Why did you become a teacher?
There are several educators in my family, including my mother, who has been an educator for more than 20 years. I love the idea of paying it forward for our young people—that’s a big motivating factor for me.
Why did you choose to apply for Baltimore City Teaching Residency?
Prior to attending Baltimore City Teaching Residency (BCTR), I taught at four different middle schools and because of that, I had a chance to experience the gamut of educational options that the city provides students. By the time I became a principal, I found myself feeling confined by the idea of only impacting the students in my classroom. I began to ask myself “how do you impact the classroom next door? How do you allocate resources and structures to support a wide gamut of students? And most importantly, how do you empower other people?” That’s why I wanted to become a principal.
What was your pre-service training experience like, and how did it prepare you for the classroom?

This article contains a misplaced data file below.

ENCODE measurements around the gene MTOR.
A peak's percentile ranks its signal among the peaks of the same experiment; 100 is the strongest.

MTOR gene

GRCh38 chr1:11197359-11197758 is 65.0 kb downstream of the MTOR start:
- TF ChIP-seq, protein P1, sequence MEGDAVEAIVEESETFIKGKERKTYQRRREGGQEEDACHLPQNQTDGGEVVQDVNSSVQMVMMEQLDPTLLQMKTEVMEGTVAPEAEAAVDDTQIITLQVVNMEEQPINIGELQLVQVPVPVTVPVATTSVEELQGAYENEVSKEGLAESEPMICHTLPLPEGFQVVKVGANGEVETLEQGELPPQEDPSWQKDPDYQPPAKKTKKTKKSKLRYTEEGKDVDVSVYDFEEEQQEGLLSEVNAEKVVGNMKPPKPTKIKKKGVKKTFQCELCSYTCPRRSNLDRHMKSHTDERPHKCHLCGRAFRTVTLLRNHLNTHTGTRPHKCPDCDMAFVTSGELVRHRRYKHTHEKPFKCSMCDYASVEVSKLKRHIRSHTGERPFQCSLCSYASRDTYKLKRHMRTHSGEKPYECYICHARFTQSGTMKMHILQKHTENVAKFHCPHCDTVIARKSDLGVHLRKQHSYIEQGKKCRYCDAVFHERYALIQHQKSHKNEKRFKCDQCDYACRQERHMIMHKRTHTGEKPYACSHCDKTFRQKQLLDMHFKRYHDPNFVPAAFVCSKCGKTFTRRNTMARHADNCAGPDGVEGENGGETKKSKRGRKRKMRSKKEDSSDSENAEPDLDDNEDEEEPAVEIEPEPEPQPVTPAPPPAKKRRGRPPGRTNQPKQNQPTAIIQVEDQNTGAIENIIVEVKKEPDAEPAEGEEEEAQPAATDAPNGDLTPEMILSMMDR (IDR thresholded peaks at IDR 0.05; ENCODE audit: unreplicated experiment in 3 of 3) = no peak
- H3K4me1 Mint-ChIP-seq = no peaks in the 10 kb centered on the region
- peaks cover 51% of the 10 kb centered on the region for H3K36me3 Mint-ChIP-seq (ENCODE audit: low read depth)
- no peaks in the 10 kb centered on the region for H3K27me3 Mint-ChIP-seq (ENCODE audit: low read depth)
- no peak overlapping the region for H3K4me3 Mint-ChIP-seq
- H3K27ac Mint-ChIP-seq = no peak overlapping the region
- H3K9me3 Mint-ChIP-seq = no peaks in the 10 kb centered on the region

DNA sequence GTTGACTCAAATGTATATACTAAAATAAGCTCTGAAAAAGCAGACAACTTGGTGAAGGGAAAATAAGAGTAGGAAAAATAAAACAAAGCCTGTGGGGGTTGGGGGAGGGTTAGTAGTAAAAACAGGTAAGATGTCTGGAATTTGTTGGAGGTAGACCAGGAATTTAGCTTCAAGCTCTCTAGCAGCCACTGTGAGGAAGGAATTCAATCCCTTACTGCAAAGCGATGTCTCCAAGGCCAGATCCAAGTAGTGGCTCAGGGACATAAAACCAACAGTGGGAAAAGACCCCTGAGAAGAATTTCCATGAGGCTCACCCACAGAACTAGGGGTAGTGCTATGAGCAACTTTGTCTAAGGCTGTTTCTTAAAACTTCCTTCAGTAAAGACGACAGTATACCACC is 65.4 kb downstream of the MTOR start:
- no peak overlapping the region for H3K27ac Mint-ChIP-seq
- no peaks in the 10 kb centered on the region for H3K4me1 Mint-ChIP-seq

We were based at Western High School, an all-girls public school, and I started out there teaching summer school history. There were five of us in the classroom, and we would teach on a rotation, with the rest of us observing and taking notes. I remember every day of pre-service training—we’d get up, put on a shirt and tie, go to Western, go to Digital Harbor, do our coursework, go home, and study!
What support from your coach was the most valuable?
BCTR really grounded me in content knowledge and pedagogy. It also grounded me in instructional practices that directly affect student achievement. Those things still resonate with me today in my work with students and with BCTR residents as a cultural skill-building instructor during training. So BCTR continues to shape the way I see and approach teacher leadership.
What advice would you give someone who is applying to Baltimore City Teaching Residency?
At the end of the day, you’re not just teaching a curriculum, you’re touching lives. That’s what BCTR does. When you teach here in Baltimore City, you become a part of a ripple effect that disrupts the inequities we know affect so many children, especially Black and Brown children. As you lean into the lessons you learned at BCTR, you gain the skills that will help you influence thousands of students over the course of your career. Make no mistake, you will be challenged. But through BCTR, you will learn the importance of professionalism and become part of something that is so much bigger than you.